How did it become “fair” for an American family to give to government a third of its income? How did it become “fair” for an American family to give to government half of its income?
When Parliament passed the Stamp Act in 1765, Americans had never before experienced direct taxation. They rebelled. In 1767, Parliament passed the Townshend Acts, which levied taxes on an array of British goods. The colonists responded by boycotting British imports. Parliament repealed most of the Townshend Acts in 1770 (except the tax on tea), and in 1773 passed the Tea Act, which essentially told Americans they had to buy their tea from the East India Company through government-approved merchants. Though the act actually lowered the cost of British tea, Americans were so outraged at Britain’s assertion of authority that they forbade tea-bearing ships from docking. And, of course, in Boston they threw 342 chests of tea into the harbor.
All of these taxes, by the way, were passed to finance the British Army. The newly independent United States taxed its people directly to pay off the war and ongoing conflicts with France, but in 1802, under President Jefferson, all direct taxation upon the American people was ended. That lasted for a decade, until we had to finance the War of 1812. That war was paid off by 1817, and Americans experienced no direct taxation from their federal government until 1861.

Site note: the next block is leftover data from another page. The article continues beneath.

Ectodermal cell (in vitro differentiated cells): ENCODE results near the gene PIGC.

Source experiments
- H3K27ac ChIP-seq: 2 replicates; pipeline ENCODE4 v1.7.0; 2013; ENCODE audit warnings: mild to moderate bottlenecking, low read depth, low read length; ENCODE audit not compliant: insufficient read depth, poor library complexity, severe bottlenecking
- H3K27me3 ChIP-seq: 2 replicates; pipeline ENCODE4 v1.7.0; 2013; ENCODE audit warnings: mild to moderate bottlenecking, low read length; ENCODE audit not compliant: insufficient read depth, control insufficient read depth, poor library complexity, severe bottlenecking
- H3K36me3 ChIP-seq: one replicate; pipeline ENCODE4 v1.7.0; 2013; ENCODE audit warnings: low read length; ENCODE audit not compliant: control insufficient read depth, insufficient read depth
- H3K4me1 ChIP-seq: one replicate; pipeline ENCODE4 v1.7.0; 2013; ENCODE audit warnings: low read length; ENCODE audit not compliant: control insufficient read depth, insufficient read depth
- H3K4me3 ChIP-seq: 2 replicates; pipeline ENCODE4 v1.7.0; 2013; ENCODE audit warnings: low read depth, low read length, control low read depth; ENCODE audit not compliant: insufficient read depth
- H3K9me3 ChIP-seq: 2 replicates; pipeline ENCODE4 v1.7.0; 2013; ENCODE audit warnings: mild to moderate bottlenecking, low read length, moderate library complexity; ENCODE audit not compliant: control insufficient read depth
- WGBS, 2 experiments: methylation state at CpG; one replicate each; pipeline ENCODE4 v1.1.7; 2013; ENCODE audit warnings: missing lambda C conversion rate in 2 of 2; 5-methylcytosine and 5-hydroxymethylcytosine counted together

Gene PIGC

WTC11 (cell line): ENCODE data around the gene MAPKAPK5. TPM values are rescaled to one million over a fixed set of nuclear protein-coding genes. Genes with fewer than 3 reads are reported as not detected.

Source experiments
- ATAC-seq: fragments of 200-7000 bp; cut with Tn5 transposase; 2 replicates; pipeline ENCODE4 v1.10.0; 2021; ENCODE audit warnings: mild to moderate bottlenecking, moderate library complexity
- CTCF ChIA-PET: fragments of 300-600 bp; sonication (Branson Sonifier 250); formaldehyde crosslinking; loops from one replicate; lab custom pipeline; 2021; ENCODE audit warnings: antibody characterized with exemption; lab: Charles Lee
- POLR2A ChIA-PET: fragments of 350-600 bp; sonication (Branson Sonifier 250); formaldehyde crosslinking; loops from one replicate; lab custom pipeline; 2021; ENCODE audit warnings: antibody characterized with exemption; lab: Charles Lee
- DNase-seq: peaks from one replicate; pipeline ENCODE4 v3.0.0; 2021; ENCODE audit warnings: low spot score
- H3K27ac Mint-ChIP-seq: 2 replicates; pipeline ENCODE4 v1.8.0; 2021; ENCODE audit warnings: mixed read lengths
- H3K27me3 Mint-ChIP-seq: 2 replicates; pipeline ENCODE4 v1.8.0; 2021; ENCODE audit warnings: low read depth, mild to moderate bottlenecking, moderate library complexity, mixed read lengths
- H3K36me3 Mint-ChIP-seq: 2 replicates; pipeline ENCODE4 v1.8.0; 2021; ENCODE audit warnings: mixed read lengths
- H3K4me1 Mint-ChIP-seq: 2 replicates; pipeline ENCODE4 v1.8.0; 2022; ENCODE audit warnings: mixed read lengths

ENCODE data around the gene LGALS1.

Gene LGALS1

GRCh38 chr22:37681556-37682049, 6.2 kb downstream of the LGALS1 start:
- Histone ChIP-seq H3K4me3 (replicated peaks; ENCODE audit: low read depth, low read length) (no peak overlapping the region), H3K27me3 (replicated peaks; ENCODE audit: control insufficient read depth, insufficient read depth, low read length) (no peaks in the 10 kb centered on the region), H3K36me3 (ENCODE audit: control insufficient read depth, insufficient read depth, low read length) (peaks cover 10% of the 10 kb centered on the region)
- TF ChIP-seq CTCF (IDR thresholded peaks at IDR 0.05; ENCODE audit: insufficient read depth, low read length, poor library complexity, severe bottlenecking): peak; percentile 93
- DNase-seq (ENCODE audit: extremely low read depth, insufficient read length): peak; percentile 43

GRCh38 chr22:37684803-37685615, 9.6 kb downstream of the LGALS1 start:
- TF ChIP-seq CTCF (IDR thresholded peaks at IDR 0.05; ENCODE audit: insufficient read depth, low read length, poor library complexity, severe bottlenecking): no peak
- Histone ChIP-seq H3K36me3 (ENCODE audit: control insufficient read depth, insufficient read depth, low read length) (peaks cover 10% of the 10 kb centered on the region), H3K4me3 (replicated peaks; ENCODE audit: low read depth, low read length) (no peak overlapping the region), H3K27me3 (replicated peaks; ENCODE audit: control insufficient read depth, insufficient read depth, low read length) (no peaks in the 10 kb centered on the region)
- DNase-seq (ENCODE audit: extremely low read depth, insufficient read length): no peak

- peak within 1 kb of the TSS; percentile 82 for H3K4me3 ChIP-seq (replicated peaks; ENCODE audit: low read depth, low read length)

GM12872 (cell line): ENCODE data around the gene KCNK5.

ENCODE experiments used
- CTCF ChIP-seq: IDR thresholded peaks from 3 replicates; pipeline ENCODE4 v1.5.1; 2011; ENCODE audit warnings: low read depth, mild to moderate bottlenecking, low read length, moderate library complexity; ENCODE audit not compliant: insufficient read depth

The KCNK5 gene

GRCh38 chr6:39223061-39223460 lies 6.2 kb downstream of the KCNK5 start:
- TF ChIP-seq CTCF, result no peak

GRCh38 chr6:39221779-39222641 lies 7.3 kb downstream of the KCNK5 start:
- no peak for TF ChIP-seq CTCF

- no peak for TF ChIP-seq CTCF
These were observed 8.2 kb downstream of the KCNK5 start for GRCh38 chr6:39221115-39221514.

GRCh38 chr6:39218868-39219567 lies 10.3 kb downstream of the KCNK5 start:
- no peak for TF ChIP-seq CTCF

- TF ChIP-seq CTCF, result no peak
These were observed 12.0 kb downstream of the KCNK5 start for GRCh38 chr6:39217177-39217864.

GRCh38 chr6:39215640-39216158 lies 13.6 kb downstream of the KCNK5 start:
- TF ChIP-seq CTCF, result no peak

That means that “Manifest Destiny,” including James K. Polk’s war with Mexico, and the expansion of the country from coast to coast, was financed without a single direct federal tax being levied upon the American people.
The federal income tax imposed to finance the Civil War had two tax brackets — 3 percent and 5 percent — and was repealed in 1872. It remained off the books until 1913, when the 16th Amendment was ratified. The federal income tax rates in 1913 ranged from 1 percent to 7 percent. That highest rate applied to people earning $500,000 a year or more. Today, a married couple earning that much would pay a federal income tax rate of 35 percent, and with all taxes combined could pay more than half their income in taxes.
The greatest tax outrage in American history is Washington’s gradual convincing of the American people that giving so much of their income to the government is just and fair.
By Andrew Cline